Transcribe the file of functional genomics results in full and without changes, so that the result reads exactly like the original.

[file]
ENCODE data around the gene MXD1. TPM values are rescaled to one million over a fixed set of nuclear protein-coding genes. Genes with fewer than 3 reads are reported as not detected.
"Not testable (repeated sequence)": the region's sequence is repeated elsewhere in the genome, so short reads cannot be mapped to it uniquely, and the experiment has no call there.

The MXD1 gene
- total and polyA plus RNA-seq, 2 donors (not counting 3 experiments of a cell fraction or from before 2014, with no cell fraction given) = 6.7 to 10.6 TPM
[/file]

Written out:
ENCODE data around the gene MXD1. TPM values are rescaled to one million over a fixed set of nuclear protein-coding genes. Genes with fewer than 3 reads are reported as not detected.
"Not testable (repeated sequence)": the region's sequence is repeated elsewhere in the genome, so short reads cannot be mapped to it uniquely, and the experiment has no call there.

The MXD1 gene
- total and polyA plus RNA-seq, 2 donors (not counting 3 experiments of a cell fraction or from before 2014, with no cell fraction given) = 6.7 to 10.6 TPM